I notice it a lot with kids, even my own. The one exception is Jean-Marc. He doesn't seem to notice my fuzzy stubbly head. At the school yard, I see kids who know Isabelle giving me sideways, curious glances. It's normal, I suppose. Kids are curious. What do they know about cancer? Maybe they even think that they can catch the disease.
I notice it with adults too. I get a variety of looks from them. There is the "pity" look. "Oh you poor thing." I really don't like that one. I don't want to be pitied. I'm strong, I'm going to beat this thing. In a group of women, there is the look of relief. At least one in eight of us is going to be diagnosed with breast cancer. If I have it, that means 7 others are in the clear. They've dodged the bullet, at least for now.
I'm not throwing stones from a glass house. Heck, I even give myself a startled look when I look in a mirror. Mornings are the most bizarre. After a night of sleep, I stumble into the bathroom feeling like I did every other morning of my life. Maybe I slept well, maybe I didn't. It's even worse when I actually did get a good night of sleep. Then I look into the mirror and see a stranger who looks like she's been in a prisoner camp. A few deep breaths and I can go on. I just shake my head. Right. That's me with breast cancer.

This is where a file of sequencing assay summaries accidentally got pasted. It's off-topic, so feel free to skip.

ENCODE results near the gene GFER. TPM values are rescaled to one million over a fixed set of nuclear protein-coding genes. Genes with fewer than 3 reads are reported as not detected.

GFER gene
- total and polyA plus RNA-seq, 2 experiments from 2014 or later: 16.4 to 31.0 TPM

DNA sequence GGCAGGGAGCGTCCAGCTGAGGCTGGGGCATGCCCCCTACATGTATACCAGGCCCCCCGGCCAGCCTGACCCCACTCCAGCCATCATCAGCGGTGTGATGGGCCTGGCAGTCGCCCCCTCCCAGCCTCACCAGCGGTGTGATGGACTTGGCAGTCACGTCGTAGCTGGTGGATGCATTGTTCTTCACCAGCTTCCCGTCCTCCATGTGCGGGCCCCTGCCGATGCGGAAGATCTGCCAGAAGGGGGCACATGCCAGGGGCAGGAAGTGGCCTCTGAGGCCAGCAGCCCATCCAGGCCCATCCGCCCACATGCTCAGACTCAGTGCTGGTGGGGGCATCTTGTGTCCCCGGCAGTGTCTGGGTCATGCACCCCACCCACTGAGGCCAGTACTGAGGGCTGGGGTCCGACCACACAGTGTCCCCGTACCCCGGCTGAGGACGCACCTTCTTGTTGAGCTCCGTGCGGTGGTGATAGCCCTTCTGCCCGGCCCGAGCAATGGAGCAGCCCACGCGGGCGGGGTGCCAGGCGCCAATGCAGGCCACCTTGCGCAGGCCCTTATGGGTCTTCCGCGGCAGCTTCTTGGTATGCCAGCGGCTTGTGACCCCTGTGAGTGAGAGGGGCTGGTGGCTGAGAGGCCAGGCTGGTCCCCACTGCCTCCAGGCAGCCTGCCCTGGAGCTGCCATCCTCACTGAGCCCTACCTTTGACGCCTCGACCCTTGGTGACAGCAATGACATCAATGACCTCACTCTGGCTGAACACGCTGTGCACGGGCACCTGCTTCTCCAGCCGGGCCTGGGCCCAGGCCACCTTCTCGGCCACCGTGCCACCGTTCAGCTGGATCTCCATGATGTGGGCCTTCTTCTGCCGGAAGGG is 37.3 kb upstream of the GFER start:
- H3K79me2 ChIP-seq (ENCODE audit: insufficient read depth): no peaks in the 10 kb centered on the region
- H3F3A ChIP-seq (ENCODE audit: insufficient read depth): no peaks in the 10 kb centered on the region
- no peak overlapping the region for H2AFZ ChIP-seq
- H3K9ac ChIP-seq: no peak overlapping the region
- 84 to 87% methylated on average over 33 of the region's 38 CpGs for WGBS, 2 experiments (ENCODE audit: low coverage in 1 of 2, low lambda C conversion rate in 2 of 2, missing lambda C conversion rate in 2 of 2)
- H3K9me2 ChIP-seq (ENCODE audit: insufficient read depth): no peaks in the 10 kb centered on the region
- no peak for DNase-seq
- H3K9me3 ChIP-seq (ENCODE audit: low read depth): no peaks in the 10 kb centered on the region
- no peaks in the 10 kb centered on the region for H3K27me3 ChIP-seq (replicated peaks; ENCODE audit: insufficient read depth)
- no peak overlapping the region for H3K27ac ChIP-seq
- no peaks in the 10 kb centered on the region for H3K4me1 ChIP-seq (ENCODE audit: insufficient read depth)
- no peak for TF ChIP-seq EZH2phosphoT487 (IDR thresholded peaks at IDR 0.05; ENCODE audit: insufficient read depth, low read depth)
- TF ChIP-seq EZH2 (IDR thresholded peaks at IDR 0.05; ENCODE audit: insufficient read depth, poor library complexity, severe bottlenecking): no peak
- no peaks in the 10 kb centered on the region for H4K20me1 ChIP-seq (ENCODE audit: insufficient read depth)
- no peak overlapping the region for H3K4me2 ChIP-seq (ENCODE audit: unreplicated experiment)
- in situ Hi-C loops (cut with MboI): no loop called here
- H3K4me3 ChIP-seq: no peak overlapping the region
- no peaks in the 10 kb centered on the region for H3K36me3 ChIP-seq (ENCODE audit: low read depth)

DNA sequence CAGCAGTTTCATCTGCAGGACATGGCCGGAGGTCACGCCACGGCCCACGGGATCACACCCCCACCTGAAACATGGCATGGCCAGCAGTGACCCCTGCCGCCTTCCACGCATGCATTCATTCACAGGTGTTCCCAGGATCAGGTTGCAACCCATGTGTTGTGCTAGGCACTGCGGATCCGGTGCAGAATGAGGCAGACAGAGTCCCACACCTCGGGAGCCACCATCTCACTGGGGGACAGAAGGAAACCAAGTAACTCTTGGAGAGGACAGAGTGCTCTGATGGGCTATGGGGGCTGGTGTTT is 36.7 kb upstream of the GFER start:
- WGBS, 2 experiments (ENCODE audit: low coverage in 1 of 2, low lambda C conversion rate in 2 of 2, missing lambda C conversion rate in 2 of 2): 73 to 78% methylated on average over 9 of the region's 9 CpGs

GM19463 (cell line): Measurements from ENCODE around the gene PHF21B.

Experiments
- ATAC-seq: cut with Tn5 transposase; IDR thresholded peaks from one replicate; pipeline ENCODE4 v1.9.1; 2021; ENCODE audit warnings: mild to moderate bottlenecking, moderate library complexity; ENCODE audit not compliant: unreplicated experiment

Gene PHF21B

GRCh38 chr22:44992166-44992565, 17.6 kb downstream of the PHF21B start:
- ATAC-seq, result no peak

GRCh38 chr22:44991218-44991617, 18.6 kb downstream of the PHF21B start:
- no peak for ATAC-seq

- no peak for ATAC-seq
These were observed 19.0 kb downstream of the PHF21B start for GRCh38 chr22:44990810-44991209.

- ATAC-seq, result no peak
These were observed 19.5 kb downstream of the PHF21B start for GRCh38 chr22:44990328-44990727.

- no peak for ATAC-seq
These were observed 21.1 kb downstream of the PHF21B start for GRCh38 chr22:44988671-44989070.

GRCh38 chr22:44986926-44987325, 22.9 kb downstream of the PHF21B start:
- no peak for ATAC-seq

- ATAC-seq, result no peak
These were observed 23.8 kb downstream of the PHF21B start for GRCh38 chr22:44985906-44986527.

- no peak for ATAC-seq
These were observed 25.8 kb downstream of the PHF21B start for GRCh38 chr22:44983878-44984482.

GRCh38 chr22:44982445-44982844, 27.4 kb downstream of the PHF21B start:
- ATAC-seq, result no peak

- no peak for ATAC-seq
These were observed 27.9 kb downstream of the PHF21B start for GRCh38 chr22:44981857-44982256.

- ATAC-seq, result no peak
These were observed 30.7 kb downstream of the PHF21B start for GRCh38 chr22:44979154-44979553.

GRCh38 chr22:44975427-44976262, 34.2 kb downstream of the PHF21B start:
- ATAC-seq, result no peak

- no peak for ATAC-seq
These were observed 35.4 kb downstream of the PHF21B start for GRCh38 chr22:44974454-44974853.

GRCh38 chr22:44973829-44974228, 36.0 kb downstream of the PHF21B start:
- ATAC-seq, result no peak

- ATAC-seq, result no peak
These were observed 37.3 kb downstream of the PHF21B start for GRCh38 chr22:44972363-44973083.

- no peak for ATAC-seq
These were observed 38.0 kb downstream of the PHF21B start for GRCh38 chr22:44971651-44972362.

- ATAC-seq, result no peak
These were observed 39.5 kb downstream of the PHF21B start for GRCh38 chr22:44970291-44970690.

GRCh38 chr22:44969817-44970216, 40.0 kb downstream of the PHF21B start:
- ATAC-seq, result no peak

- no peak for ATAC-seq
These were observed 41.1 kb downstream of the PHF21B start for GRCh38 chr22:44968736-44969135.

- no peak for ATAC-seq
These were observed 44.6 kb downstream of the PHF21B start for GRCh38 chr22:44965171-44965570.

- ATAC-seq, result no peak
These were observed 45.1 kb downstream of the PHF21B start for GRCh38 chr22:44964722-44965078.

Why should I care, anyway? I was at Costco yesterday and saw one woman who really deserved some looks. You see people in crazy get ups, hairdos and makeup all the time. They go out boldly like they look like a million bucks. I'm not talking about teenagers who make a point of trying to get attention by bizarre getups. At least I have a good excuse for my alternate look.
I feel petty and superficial for even blogging about this. But its something that I've been noticing and I do want to document this journey. It definitely is a lesson about how truly superficial outward appearances are.
Enough of that topic.
Today is a good day. I was able to do a Jillian DVD exactly 1 week after my second round of chemo. I've managed to get some form of exercise each day this week. Even on Monday, my "tired" day, I went for a power walk. I'm sure that keeping up the exercise is helping me get through this. I can't do what I did before my surgery, but I am doing what I can and pushing it where I can. I may have overdone it a bit yesterday with the pushups, though. I've had some shooting pains in my left incision area. So I'll back off on that for awhile. Darn!
It has been a busy week and I am looking forward to taking the kids out for frozen yogurt after school. Jean-Marc is still suffering from a runny nose. I'm thankful that I haven't had any symptoms. My taste buds are a bit strange, but that metallic taste seems to be fading a little bit. I bought an electric razor today to take care of the stubble on my head.
My prayer requests:
- That Jean-Marc get over this cold without anyone else in the house getting it.
- That the sores on my head go away. Let me bald gracefully, please!
- That cancer cells be killed by the chemo. Let this all be worth what I'm having to go through to get to the other side.